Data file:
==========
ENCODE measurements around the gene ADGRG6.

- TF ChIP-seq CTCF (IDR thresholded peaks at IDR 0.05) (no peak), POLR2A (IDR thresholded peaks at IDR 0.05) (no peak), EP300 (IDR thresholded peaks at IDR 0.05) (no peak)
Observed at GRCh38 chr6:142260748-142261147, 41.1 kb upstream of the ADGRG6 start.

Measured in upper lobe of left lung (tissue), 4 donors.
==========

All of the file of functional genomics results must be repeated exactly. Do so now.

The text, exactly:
ENCODE measurements around the gene ADGRG6.

- TF ChIP-seq CTCF (IDR thresholded peaks at IDR 0.05) (no peak), POLR2A (IDR thresholded peaks at IDR 0.05) (no peak), EP300 (IDR thresholded peaks at IDR 0.05) (no peak)
Observed at GRCh38 chr6:142260748-142261147, 41.1 kb upstream of the ADGRG6 start.

Measured in upper lobe of left lung (tissue), 4 donors.